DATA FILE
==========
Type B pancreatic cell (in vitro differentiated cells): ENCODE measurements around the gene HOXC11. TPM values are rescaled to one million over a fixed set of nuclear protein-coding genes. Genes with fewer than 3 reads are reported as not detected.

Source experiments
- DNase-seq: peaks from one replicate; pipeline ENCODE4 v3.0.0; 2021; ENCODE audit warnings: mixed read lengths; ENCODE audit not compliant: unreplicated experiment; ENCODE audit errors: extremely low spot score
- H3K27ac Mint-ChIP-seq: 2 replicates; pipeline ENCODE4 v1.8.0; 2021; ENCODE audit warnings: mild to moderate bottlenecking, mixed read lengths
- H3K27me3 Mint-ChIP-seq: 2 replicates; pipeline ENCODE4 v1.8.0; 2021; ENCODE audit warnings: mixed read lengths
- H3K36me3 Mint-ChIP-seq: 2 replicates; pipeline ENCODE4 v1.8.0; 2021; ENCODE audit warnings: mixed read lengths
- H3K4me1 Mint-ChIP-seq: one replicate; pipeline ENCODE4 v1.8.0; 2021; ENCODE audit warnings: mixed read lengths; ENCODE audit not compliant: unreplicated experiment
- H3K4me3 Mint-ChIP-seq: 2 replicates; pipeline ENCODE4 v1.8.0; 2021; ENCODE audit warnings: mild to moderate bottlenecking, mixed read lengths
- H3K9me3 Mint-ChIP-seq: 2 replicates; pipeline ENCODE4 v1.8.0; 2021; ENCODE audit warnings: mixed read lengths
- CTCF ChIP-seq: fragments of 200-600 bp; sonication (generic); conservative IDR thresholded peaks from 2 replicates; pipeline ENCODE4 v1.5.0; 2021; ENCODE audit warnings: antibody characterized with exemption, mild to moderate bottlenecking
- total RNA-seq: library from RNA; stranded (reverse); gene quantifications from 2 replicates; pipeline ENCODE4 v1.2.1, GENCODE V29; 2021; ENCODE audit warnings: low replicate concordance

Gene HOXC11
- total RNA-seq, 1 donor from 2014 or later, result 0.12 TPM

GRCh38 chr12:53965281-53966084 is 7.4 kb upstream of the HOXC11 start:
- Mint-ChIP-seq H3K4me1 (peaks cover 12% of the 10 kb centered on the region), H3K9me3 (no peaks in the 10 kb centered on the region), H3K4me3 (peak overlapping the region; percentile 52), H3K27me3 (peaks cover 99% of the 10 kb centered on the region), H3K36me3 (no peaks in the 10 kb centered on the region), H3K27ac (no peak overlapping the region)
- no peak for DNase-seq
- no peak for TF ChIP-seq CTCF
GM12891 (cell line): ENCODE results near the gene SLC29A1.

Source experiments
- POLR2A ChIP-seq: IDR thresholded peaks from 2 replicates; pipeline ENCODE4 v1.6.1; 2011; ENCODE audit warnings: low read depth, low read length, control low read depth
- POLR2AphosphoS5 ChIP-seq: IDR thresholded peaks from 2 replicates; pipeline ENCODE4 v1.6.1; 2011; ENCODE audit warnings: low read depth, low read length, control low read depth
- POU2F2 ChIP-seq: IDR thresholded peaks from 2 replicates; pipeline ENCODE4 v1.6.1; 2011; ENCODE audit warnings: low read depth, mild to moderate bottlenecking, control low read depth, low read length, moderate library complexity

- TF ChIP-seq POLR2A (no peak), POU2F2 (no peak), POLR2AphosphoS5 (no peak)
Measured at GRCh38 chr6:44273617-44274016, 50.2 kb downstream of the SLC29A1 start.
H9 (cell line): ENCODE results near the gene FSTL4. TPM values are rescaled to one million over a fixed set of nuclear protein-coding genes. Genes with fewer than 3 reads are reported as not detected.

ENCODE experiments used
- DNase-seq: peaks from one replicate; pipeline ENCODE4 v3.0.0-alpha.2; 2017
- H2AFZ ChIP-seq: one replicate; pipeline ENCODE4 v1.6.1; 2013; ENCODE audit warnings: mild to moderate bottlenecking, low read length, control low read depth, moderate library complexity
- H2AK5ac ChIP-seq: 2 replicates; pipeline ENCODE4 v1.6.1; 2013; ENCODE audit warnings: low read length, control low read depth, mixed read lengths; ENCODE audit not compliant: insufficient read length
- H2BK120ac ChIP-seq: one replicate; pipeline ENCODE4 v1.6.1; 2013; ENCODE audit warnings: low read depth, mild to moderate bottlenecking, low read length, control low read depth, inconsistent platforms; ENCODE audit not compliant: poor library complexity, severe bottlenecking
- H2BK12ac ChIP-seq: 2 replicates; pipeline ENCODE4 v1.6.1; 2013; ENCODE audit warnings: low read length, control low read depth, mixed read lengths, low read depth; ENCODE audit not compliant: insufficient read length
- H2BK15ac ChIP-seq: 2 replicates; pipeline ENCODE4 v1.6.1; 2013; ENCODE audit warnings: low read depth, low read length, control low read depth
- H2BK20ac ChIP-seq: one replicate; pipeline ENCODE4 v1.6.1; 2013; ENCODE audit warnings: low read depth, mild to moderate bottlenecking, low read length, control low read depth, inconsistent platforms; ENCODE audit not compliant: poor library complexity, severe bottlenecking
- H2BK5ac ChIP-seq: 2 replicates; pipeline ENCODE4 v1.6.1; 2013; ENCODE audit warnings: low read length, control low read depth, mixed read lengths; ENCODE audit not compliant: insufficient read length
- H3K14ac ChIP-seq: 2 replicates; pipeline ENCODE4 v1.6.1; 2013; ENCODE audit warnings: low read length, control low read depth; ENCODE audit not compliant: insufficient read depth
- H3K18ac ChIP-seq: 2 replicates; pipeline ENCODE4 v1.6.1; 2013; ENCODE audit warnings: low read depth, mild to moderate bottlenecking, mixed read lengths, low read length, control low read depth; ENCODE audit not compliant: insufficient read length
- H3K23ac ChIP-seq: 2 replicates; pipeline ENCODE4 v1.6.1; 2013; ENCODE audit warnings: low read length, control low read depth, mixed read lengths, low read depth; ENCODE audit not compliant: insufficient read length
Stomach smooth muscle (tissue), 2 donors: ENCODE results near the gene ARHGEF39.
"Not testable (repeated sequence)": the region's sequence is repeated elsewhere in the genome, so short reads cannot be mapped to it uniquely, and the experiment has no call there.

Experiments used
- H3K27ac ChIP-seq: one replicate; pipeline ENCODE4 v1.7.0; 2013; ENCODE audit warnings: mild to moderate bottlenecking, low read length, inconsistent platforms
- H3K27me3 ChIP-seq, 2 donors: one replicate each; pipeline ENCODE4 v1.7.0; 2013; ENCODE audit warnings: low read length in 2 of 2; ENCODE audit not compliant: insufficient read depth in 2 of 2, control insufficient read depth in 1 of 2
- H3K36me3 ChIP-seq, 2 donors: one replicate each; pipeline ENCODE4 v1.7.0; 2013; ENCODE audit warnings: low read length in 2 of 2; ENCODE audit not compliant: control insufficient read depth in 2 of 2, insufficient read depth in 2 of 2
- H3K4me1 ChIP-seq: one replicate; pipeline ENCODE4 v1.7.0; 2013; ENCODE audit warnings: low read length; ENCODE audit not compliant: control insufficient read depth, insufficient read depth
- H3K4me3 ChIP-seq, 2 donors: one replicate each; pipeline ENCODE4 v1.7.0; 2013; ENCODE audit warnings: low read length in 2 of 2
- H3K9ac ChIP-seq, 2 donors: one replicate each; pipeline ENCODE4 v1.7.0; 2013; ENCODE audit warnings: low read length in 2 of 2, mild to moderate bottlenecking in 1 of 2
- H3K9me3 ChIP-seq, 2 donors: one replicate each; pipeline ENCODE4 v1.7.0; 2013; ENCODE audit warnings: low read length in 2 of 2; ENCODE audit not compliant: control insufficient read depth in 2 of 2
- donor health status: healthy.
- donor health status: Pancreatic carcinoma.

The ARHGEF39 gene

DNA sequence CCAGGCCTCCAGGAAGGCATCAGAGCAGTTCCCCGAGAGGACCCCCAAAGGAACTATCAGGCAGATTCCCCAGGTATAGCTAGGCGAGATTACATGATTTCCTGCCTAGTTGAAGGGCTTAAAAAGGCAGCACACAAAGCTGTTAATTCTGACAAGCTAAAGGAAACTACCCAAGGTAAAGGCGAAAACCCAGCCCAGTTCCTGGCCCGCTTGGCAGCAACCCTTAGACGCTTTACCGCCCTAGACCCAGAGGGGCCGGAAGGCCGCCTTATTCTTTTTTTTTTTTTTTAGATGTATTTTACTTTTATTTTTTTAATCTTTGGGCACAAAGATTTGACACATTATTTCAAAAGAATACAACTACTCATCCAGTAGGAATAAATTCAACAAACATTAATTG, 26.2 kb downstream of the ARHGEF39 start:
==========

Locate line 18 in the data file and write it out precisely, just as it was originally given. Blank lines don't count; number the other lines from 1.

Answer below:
GM12891 (cell line): ENCODE results near the gene SLC29A1.